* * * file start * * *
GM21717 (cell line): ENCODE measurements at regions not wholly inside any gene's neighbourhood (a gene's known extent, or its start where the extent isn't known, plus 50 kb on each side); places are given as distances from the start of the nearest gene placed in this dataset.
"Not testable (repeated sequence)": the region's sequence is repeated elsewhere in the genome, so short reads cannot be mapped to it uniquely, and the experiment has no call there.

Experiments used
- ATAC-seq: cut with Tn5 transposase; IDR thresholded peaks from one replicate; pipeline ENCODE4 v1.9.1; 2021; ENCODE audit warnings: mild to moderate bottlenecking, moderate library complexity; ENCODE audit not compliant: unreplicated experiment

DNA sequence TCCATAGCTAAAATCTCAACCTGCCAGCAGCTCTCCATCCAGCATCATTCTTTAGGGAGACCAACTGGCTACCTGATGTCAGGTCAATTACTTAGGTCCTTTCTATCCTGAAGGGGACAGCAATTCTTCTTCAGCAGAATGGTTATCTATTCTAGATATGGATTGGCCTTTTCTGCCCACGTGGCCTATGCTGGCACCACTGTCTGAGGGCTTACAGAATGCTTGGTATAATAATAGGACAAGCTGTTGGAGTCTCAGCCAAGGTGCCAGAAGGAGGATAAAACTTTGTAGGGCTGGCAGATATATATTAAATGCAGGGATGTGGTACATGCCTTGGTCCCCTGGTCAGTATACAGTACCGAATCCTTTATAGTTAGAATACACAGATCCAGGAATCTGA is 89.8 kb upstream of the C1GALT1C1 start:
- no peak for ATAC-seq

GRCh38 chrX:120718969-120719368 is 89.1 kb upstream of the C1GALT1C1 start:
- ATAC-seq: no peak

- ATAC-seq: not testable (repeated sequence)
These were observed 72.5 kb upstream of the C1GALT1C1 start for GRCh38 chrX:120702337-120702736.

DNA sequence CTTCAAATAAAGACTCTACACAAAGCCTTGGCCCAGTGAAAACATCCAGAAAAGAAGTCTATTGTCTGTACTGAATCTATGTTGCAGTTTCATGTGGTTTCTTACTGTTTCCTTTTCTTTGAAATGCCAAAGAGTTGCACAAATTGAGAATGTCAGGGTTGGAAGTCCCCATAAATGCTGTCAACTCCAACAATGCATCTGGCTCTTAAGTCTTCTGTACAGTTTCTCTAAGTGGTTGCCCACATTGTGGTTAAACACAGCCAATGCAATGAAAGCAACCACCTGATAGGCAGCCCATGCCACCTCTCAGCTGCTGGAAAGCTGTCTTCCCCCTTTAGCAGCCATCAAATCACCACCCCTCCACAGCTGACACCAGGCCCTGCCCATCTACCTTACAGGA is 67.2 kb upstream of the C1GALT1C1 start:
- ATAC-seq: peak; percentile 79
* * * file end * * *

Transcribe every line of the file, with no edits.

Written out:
GM21717 (cell line): ENCODE measurements at regions not wholly inside any gene's neighbourhood (a gene's known extent, or its start where the extent isn't known, plus 50 kb on each side); places are given as distances from the start of the nearest gene placed in this dataset.
"Not testable (repeated sequence)": the region's sequence is repeated elsewhere in the genome, so short reads cannot be mapped to it uniquely, and the experiment has no call there.

Experiments used
- ATAC-seq: cut with Tn5 transposase; IDR thresholded peaks from one replicate; pipeline ENCODE4 v1.9.1; 2021; ENCODE audit warnings: mild to moderate bottlenecking, moderate library complexity; ENCODE audit not compliant: unreplicated experiment

DNA sequence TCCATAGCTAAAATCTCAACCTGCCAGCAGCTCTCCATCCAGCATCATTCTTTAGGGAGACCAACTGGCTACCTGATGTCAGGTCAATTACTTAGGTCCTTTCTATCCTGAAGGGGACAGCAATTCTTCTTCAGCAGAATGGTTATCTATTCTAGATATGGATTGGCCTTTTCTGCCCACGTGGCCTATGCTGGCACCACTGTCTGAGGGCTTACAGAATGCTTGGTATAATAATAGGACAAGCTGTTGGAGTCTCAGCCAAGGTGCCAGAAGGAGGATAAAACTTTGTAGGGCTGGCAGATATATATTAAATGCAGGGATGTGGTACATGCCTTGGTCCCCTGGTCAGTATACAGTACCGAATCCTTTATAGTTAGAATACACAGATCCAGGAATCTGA is 89.8 kb upstream of the C1GALT1C1 start:
- no peak for ATAC-seq

GRCh38 chrX:120718969-120719368 is 89.1 kb upstream of the C1GALT1C1 start:
- ATAC-seq: no peak

- ATAC-seq: not testable (repeated sequence)
These were observed 72.5 kb upstream of the C1GALT1C1 start for GRCh38 chrX:120702337-120702736.

DNA sequence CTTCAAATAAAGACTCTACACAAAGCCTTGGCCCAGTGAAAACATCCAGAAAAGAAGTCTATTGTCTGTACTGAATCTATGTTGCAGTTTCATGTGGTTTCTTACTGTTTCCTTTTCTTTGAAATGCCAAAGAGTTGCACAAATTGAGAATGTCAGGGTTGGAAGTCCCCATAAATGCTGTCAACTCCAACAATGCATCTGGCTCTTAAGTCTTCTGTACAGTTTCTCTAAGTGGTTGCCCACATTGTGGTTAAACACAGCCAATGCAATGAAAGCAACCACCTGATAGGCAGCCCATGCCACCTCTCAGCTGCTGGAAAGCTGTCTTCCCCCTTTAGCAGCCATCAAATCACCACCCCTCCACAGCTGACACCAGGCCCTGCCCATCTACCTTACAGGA is 67.2 kb upstream of the C1GALT1C1 start:
- ATAC-seq: peak; percentile 79